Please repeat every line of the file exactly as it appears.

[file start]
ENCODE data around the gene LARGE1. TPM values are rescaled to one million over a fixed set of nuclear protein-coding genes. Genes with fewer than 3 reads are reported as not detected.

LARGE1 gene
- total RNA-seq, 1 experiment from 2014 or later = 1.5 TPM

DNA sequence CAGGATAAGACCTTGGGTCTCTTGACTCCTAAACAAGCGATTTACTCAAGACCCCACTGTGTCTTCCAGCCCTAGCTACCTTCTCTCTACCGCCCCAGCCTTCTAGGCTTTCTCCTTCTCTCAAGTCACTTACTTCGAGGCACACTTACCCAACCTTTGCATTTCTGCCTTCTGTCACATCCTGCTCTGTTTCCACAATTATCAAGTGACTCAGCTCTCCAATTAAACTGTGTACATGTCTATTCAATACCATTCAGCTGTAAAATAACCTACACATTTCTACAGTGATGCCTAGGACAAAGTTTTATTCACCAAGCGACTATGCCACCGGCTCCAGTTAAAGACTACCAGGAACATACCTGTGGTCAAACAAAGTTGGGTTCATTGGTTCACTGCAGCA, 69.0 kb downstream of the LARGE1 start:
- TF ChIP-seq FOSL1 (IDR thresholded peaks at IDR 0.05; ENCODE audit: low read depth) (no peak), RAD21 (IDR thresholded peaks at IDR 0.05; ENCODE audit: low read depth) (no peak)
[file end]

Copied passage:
ENCODE data around the gene LARGE1. TPM values are rescaled to one million over a fixed set of nuclear protein-coding genes. Genes with fewer than 3 reads are reported as not detected.

LARGE1 gene
- total RNA-seq, 1 experiment from 2014 or later = 1.5 TPM

DNA sequence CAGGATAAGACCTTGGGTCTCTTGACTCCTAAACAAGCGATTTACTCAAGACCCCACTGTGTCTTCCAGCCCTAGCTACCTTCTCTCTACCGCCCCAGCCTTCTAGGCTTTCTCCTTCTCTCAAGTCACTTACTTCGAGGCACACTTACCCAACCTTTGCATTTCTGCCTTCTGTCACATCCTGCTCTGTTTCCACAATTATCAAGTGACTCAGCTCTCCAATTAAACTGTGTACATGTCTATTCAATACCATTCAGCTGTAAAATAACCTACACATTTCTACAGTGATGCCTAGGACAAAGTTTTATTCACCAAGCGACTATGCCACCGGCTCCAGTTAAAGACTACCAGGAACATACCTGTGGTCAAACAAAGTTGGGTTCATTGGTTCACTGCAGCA, 69.0 kb downstream of the LARGE1 start:
- TF ChIP-seq FOSL1 (IDR thresholded peaks at IDR 0.05; ENCODE audit: low read depth) (no peak), RAD21 (IDR thresholded peaks at IDR 0.05; ENCODE audit: low read depth) (no peak)